Epigraph Vol. 25 Issue 2, Spring 2023

Africa's plans for improving epilepsy care: Action Amos

Reported, edited and produced by Nancy Volkers, ILAE communications officer

ILAE spoke with Action Amos about plans and strategies for improving epilepsy care across Africa. Leveraged by the Intersectoral Global Action Plan on epilepsy and other neurological disorders (IGAP), four "trendsetter" countries are taking a variety of approaches to engage governments, increase public awareness, and ensure the participation of people with epilepsy in all of their initiatives.

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Podcast Transcript

[00:00:21] ILAE: The International Global Action Plan on epilepsy and other neurological disorders was adopted in May 2022, but what does that mean for epilepsy research, advocacy, and care? What are the next steps? We spoke with the vice president of the International Bureau for Epilepsy about Africa's efforts to close the diagnosis and treatment gaps across the continent through strategy, collaboration, and persistence.

Photo of Action Amos
Action Amos (Malawi)

[00:00:51] Action Amos: So I am Action Amos and I'm a person with epilepsy. I am the Vice President of the International Bureau of Epilepsy responsible for Africa. And currently I'm also coordinating a project called Making Epilepsy a Health Priority which is currently running in nine countries and in 2023, we are hoping to expand the number of countries that we are supporting.

So, thanks for inviting me to this interview. I'm going to just give you an overall overview of the work that we have been doing around the Intersectoral Global Action Plan on Epilepsy and Neurological Disorders. And honestly, the work started in August and we had foundation support from BAND Foundation, which has been our main funder around IGAP advocacy.

And at that time, from August (2021) to April 2022, we were busy advocating for the adoption, advocating for the approval of the then WHA resolution 73. And we managed to mobilize at least seven governments committed to support its approval. The likelihood of it being adopted and approval was high.

So in January 2022, we secured funding for domestication of IGAP among several countries. And we targeted four countries that we called trend setter countries. And these were Kenya, Mauritius, Eswatini, and South Africa. And maybe I'll talk a bit about what each of them are currently doing or have been doing in the past month.

So that was in January. And these trendsetters, when we identified them, they started also supporting the approval, lobbying for the approval with their governments. And I'm happy to say Eswatini was very much vocal and leading in this work, as much as other countries were also doing the lobbying, so come May 22, it was then approved. So these four countries continued with their work. Now they're focusing on the domestication of this, and some of the work that has been done in these countries. Mainly setting up of IGAP task forces. And what we pushed for was that these task forces, for them to be sustainable, they needed to have inclusion of governments of the country.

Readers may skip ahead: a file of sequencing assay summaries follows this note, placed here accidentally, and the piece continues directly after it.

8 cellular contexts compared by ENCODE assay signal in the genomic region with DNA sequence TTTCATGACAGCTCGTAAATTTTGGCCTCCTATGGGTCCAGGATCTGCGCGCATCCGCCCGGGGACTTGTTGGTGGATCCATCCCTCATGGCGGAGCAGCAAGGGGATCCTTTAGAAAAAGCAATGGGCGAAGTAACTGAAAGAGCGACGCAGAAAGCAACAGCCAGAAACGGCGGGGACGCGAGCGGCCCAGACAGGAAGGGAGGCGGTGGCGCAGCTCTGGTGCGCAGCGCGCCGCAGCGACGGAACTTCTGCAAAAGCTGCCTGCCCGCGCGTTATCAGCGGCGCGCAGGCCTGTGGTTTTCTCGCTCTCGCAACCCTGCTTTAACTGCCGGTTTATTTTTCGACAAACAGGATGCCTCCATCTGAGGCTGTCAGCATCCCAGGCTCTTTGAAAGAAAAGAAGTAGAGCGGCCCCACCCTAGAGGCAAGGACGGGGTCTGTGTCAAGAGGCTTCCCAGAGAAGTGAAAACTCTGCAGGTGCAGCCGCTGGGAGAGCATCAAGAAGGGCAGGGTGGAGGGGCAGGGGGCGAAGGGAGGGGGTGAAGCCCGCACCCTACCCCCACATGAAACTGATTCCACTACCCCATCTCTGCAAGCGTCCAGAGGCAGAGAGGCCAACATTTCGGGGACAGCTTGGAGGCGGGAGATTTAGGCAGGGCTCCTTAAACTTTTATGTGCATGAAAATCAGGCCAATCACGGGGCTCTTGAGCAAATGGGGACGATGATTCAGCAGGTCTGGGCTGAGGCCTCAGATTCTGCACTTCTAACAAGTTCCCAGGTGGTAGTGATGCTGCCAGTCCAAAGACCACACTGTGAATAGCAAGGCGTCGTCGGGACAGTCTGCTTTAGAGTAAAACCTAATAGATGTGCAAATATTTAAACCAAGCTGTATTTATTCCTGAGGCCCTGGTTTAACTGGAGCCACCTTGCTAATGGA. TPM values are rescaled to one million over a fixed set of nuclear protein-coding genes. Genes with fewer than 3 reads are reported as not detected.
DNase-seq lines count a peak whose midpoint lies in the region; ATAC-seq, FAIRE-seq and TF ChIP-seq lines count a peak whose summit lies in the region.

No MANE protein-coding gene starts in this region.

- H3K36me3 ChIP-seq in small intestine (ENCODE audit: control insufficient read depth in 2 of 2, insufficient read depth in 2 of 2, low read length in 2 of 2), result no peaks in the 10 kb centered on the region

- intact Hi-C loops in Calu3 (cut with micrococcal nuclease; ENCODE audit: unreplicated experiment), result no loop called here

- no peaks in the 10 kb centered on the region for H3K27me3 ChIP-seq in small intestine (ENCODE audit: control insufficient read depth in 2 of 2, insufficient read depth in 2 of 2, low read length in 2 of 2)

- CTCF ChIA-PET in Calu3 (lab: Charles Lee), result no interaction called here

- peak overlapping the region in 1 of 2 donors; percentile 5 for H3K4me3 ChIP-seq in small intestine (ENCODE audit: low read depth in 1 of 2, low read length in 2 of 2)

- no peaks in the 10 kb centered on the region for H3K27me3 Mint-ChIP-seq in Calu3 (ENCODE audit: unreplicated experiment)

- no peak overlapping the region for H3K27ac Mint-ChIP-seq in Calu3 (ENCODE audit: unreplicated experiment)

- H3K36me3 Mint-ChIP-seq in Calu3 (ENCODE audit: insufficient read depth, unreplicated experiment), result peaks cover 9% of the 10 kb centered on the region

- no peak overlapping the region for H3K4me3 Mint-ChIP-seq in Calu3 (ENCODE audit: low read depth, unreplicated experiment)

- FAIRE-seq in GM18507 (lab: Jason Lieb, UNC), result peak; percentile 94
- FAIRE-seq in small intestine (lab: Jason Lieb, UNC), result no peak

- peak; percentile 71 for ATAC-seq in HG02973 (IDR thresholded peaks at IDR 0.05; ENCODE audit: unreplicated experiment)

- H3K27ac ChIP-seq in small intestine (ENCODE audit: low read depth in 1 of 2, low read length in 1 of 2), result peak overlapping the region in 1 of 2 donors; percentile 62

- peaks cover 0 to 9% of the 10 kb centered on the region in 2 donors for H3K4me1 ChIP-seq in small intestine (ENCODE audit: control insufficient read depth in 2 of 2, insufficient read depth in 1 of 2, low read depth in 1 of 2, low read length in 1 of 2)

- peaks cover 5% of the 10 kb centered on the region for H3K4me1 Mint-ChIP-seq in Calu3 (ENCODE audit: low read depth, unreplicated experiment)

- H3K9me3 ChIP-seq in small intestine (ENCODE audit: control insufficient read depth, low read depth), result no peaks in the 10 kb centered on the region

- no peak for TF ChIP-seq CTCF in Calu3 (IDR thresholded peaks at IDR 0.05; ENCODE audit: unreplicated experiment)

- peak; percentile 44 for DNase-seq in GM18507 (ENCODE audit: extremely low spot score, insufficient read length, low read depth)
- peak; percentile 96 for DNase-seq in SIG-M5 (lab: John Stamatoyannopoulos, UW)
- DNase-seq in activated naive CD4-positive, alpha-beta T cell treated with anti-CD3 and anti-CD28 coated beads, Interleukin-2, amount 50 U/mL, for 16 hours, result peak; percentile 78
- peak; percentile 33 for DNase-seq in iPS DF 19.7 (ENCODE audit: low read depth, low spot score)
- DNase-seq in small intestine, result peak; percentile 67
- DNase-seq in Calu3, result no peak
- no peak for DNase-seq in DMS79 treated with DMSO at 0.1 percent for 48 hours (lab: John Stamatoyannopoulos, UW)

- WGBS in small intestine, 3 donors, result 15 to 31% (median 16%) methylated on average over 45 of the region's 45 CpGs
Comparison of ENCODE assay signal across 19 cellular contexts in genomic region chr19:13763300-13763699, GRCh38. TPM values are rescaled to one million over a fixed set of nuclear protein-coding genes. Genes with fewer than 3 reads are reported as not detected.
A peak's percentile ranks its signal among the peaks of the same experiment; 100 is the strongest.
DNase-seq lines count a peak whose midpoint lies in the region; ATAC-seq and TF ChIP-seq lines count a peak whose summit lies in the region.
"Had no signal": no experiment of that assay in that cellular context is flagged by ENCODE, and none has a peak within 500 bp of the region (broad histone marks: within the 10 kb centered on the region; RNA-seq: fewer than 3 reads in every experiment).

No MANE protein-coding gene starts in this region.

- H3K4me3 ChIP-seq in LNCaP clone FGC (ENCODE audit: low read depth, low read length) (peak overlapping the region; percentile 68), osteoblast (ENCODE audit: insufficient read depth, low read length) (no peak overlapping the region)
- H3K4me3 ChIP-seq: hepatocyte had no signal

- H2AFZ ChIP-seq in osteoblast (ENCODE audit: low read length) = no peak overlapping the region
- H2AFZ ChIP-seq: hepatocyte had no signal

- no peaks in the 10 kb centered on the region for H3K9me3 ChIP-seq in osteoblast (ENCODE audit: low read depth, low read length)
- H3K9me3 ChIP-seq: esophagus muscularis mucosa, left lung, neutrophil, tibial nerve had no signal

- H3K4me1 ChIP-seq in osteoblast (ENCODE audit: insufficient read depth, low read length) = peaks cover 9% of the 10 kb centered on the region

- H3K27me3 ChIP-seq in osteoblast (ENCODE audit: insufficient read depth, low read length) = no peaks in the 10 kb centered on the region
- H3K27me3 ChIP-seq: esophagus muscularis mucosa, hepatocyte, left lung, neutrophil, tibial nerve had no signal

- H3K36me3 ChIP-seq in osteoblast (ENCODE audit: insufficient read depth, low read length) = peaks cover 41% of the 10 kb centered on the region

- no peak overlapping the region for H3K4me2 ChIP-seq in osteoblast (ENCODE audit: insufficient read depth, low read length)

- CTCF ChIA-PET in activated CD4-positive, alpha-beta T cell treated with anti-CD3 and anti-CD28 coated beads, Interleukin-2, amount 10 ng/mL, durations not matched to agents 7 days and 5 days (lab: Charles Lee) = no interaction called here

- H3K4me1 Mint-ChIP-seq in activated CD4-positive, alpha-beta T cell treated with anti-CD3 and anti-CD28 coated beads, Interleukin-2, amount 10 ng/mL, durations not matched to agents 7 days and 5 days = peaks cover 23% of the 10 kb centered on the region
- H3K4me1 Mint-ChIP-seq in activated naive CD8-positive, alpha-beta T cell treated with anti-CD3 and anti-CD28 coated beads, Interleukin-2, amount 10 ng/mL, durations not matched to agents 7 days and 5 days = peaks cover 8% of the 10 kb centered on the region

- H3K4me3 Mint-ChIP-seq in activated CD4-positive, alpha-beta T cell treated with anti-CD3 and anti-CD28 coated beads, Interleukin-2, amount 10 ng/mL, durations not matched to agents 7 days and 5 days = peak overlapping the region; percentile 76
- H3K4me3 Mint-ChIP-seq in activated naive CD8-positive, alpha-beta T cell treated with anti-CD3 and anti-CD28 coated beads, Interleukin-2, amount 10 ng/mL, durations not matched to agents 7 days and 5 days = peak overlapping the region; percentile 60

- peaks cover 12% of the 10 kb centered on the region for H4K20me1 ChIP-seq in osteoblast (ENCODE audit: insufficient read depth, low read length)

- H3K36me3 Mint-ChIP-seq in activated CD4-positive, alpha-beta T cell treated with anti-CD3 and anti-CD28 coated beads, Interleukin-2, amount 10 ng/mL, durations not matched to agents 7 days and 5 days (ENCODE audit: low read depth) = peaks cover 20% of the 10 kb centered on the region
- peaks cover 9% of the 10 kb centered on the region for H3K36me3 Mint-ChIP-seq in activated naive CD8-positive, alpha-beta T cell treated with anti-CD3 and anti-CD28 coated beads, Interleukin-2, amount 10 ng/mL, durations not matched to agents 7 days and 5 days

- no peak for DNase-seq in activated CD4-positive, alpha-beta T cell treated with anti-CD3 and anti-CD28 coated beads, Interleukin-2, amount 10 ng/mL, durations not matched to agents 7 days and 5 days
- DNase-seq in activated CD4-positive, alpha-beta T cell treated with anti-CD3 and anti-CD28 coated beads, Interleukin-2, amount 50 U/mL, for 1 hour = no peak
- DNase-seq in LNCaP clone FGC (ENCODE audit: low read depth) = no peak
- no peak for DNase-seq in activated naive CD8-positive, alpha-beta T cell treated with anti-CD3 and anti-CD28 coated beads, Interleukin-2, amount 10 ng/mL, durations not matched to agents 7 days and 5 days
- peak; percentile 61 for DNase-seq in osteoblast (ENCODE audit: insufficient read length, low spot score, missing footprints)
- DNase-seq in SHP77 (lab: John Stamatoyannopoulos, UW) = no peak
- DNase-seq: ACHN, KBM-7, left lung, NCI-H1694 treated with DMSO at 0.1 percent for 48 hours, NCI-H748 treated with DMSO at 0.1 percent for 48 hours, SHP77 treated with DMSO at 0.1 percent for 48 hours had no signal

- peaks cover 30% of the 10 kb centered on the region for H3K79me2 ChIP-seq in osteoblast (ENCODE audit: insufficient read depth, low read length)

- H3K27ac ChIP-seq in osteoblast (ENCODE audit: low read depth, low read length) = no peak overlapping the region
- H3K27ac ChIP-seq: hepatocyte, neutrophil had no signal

So Ministers of Health in two of the countries are equally involved, which assures us the sustainability of this. And in Mauritius, the presentation was made in their parliament on IGAP supporting its adoption as well as its domestication; in Eswatini, a task force was formed. Partnerships were also formed. They identified in Eswatini key influential organizations that they would want us to work with. As you know, IGAP is much more to do with an intersectoral approach. And that means they needed to also to identify other key players, such as autism. Eswatini, who they're working with, they're working with two other universities as well as their media house is there, but their task force is composed of members from the epilepsy movement, members from the autism, and also other neurological disorders communities including non-communicable disease, also are supporting them. 

The same in South Africa. They have now a civil society task force on IGAP, which is focusing not only on IGAP, but also establishing a national plan in South Africa. A totally different scenario is in Kenya, where we have the work of the Ministry of Health, which has been devolved or decentralized to counties. Work around health issues are not managed at central level, but at county level. So there we are using a different approach, which is a bottom up (approach) where two counties have been engaged and we would want them to come up with, you know, an IGAP domestication plan as counties, which will then try to be replicated at a national level. And I'm happy to say that work is going on well and in one of the counties, another task force was also formed. 

Around September, we were privileged as IBE and other partners, including ILAE, to be part of the launch of IGAP in Africa, which was done in Ghana. And it was quite evolving to see the political will that the government of Ghana has in ensuring that IGAP is domesticated in Ghana.

 Moving on, we'll be collaborating with WHO. We are currently having some planning meetings with WHO around Ghana to see how it can domesticate IGAP and looking at which pillars will they concentrate on in terms of implementation.

Action Area 1: Capacity building. Action area 2: Advocacy & Awareness. Action Area 4: Knowledge and creation and exchange. Action Area 3: Partnership, Development.